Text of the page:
Dr. Brian Blankenship ( Assistant Professor of Political Science at the University of Miami)
Moderator: Dr. Takuya Matsuda (Project Researcher RCAST at the University of Tokyo)
Date/Time: November 30, 2023, 10:00-11:00 am (JST UTC+9); November 29, 2023, 20:00-21:00 (EST UTC -5)
Format: Zoom Webinar
Free of Charge.
Please register through this link
You can also register through this link
as well. (Japanese only)
Burden-sharing is central to the function of military alliances. U.S. allies have often been criticized as “free-riders”, especially under the Trump administration. However, in fact, the issue over burden-sharing is not unique to the Trump administration but has also been raised under the Obama administration. This issue concerning burden-sharing therefore deserves particular attention, especially for U.S. allies such as Japan.
Dr. Brian Blankenship, Assistant Professor of Political Science at the University of Miami has recently published a new book, The Burden-Sharing Dilemma: Coercive Diplomacy in US Alliance Politics that addresses these important topics with growing relevance to Japanese foreign policy. His new book explores the conditions under which the United States encourages its allies to assume more responsibility for their own defense as well as the conditions under which these efforts succeed or fail. During this book launch webinar, Dr. Blankenship will introduce the main argument of his book and discuss its numerous policy implications for contemporary alliances politics.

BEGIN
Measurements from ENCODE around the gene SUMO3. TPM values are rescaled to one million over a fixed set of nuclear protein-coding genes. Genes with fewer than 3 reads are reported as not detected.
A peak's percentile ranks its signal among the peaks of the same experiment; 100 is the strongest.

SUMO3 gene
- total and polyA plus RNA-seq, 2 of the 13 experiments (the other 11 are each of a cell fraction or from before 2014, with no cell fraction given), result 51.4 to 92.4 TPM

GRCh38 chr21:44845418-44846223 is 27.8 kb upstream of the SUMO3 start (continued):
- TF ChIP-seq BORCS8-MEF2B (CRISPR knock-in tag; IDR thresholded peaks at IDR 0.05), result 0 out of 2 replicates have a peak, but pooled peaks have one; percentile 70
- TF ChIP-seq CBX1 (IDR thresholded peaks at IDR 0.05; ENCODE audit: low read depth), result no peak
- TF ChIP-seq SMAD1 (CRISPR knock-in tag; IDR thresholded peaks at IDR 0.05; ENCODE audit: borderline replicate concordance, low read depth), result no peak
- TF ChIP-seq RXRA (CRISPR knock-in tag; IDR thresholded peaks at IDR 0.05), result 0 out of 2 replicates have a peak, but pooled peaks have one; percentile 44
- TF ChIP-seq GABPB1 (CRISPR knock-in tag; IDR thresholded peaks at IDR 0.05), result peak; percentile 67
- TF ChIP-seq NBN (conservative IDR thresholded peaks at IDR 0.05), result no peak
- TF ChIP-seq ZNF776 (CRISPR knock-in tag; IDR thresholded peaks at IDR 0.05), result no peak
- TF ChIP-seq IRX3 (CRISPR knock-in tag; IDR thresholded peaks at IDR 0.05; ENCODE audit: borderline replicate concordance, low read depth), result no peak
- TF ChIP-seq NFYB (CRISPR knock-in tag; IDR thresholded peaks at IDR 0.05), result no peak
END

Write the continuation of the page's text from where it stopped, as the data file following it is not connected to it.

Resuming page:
Please find more details about Dr. Blankenship’s new book in the link below.
Dr. Brian Blankenship is an Assistant Professor of Political Science at the University of Miami in Coral Gables, FL. His research focuses on international security, international cooperation, and U.S. foreign policy. Dr. Blankenship was previously a Stanton Nuclear Security Fellow at the Council on Foreign Relations, and a U.S. Foreign Policy and International Security Fellow at Dartmouth College's Dickey Center for International Understanding. He holds a Ph.D. in Political Science from Columbia University.